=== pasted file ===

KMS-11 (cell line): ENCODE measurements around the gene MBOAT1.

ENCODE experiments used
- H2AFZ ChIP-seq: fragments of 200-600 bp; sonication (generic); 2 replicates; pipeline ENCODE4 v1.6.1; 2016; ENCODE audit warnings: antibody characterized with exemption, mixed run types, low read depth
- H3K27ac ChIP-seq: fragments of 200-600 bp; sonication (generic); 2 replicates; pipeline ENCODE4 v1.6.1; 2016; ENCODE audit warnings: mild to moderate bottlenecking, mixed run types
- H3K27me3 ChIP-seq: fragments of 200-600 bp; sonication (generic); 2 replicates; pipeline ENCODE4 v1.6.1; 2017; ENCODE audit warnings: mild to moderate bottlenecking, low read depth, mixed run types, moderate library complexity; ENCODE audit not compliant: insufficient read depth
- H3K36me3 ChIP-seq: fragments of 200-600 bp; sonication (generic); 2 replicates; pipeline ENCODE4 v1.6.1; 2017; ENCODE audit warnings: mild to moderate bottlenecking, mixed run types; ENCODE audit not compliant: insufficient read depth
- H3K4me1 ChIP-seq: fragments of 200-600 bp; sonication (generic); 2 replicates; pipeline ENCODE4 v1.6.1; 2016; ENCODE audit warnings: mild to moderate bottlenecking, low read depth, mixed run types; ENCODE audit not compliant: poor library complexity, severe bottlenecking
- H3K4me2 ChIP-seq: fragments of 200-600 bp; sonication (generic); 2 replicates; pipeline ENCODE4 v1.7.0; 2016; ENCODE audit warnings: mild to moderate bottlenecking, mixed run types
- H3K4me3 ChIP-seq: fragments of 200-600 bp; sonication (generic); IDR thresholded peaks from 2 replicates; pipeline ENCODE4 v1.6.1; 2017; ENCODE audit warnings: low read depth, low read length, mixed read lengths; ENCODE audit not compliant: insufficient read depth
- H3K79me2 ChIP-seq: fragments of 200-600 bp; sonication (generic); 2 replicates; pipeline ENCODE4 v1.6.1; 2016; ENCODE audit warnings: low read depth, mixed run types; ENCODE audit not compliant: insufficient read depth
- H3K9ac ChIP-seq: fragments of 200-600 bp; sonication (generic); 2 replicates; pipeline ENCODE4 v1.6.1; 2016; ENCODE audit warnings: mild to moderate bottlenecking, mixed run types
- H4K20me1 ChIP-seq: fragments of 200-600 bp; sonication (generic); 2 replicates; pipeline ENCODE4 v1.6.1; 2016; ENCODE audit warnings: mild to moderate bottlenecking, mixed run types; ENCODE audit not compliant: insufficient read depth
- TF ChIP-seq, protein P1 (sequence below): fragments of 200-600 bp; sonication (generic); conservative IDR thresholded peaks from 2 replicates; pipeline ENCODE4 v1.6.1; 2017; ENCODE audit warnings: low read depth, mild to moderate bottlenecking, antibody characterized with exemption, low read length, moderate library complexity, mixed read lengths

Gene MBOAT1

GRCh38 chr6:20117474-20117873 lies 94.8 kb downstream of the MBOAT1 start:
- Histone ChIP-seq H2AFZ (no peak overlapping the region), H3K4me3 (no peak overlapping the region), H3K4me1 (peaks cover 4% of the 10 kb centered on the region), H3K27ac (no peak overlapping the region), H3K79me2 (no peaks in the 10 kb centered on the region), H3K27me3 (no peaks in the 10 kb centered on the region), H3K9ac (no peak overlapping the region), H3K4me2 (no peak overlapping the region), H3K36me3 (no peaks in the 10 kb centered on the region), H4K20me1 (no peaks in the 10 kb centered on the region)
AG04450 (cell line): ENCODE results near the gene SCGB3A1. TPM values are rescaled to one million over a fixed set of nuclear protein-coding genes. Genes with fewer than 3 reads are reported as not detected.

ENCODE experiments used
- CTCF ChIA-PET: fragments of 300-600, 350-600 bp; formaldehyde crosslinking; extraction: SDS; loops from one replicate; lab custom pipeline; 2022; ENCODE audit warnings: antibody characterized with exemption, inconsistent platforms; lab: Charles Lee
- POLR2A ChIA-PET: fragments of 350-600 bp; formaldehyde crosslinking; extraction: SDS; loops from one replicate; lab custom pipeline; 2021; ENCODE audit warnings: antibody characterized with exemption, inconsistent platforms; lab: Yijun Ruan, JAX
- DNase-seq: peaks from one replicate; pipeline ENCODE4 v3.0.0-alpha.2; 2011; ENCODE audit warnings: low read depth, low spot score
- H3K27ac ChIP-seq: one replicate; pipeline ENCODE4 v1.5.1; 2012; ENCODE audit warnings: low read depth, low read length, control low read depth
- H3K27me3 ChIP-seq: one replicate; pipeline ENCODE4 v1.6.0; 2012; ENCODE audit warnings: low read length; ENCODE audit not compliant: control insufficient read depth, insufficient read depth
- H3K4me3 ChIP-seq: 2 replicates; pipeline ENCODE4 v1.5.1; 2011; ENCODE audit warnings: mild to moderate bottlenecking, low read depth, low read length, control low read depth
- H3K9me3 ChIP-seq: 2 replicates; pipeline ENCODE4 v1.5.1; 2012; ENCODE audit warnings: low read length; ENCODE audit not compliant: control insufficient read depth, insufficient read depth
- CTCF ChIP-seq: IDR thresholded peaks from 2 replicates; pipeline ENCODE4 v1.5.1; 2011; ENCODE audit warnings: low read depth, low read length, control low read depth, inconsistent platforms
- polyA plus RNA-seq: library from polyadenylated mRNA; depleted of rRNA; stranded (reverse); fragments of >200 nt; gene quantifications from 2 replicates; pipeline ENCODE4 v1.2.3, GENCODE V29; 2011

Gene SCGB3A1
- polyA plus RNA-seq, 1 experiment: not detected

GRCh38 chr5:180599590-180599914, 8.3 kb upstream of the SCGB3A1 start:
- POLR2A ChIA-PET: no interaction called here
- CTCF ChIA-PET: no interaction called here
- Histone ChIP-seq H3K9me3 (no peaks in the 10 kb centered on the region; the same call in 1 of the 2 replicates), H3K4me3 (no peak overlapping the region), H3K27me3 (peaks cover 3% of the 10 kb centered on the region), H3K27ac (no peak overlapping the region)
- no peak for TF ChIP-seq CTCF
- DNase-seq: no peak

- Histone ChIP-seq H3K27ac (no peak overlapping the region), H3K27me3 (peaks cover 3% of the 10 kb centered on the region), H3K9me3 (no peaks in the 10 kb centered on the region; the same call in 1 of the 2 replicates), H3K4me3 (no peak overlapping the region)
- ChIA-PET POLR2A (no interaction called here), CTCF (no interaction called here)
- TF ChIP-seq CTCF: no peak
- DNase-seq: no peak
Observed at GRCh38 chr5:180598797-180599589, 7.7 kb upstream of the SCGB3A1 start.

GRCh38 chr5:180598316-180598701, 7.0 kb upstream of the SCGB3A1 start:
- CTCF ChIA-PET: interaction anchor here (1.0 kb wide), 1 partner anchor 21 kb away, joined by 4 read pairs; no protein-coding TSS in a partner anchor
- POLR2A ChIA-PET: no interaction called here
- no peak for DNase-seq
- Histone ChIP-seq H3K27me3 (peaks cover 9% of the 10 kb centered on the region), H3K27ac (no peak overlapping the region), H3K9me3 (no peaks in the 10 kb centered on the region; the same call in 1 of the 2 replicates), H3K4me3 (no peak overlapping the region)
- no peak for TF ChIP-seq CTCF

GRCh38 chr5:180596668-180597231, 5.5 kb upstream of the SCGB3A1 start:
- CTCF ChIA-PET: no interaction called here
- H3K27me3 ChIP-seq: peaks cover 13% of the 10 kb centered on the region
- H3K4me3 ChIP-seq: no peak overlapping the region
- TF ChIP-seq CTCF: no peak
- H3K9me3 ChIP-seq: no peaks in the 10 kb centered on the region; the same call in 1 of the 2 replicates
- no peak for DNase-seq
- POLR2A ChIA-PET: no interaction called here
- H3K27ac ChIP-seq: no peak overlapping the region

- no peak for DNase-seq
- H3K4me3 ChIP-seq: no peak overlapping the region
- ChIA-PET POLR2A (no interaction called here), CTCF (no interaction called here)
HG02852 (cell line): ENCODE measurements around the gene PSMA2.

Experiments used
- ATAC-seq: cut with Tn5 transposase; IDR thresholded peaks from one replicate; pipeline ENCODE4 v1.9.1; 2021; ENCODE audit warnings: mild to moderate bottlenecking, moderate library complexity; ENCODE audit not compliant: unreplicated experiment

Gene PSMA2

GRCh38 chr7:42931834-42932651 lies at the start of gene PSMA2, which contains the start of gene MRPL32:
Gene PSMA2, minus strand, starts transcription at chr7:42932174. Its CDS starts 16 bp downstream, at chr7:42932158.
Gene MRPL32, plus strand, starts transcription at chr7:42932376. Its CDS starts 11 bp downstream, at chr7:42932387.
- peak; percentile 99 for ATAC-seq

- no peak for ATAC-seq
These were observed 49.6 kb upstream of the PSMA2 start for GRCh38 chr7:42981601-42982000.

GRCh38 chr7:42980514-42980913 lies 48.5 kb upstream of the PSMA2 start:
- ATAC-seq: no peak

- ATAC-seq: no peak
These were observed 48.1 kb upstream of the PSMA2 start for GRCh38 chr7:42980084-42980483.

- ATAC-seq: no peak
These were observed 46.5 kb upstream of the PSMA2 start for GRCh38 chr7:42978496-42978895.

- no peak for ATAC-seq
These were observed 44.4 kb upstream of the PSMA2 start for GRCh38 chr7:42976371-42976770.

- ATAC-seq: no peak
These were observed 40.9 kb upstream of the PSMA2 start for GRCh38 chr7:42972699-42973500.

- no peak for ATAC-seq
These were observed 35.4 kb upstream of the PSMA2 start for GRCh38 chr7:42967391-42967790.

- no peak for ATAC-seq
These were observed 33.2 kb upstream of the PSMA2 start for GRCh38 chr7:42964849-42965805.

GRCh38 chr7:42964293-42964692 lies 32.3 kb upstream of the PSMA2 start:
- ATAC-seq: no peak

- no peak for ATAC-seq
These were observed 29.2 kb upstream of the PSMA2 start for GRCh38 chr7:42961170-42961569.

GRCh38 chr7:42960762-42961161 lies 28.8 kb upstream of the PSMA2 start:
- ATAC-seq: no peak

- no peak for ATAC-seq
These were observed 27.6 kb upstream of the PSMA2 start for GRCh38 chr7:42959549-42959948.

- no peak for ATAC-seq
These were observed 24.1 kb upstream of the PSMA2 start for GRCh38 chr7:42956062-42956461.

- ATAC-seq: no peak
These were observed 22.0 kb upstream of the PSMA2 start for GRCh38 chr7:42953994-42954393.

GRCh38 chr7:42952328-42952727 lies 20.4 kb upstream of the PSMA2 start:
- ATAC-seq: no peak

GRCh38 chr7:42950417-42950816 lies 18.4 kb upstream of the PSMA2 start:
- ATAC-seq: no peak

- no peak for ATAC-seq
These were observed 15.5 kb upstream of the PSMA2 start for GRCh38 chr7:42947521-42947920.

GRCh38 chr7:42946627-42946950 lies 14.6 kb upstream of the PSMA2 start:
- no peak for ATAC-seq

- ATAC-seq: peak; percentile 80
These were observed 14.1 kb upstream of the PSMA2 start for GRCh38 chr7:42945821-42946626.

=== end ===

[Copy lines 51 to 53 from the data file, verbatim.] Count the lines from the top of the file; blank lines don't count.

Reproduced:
- TF ChIP-seq CTCF: no peak
- H3K9me3 ChIP-seq: no peaks in the 10 kb centered on the region; the same call in 1 of the 2 replicates
- no peak for DNase-seq